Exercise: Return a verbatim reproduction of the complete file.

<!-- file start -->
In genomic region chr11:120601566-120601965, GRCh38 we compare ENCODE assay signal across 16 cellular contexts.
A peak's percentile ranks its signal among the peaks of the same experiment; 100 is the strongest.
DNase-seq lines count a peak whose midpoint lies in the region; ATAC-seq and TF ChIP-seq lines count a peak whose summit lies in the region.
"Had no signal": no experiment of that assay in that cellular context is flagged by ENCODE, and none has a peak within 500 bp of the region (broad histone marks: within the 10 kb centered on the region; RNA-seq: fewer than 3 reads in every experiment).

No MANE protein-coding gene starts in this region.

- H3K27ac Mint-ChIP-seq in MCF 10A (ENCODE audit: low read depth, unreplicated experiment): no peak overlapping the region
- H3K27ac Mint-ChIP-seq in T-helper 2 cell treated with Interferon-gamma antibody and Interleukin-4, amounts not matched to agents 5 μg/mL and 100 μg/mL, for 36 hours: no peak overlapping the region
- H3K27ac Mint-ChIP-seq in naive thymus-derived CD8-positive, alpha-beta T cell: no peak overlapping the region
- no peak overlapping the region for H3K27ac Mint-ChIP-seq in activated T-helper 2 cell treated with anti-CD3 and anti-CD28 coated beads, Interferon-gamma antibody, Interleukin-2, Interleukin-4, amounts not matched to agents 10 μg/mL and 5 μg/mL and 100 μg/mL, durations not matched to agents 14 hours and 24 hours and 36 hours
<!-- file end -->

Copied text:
In genomic region chr11:120601566-120601965, GRCh38 we compare ENCODE assay signal across 16 cellular contexts.
A peak's percentile ranks its signal among the peaks of the same experiment; 100 is the strongest.
DNase-seq lines count a peak whose midpoint lies in the region; ATAC-seq and TF ChIP-seq lines count a peak whose summit lies in the region.
"Had no signal": no experiment of that assay in that cellular context is flagged by ENCODE, and none has a peak within 500 bp of the region (broad histone marks: within the 10 kb centered on the region; RNA-seq: fewer than 3 reads in every experiment).

No MANE protein-coding gene starts in this region.

- H3K27ac Mint-ChIP-seq in MCF 10A (ENCODE audit: low read depth, unreplicated experiment): no peak overlapping the region
- H3K27ac Mint-ChIP-seq in T-helper 2 cell treated with Interferon-gamma antibody and Interleukin-4, amounts not matched to agents 5 μg/mL and 100 μg/mL, for 36 hours: no peak overlapping the region
- H3K27ac Mint-ChIP-seq in naive thymus-derived CD8-positive, alpha-beta T cell: no peak overlapping the region
- no peak overlapping the region for H3K27ac Mint-ChIP-seq in activated T-helper 2 cell treated with anti-CD3 and anti-CD28 coated beads, Interferon-gamma antibody, Interleukin-2, Interleukin-4, amounts not matched to agents 10 μg/mL and 5 μg/mL and 100 μg/mL, durations not matched to agents 14 hours and 24 hours and 36 hours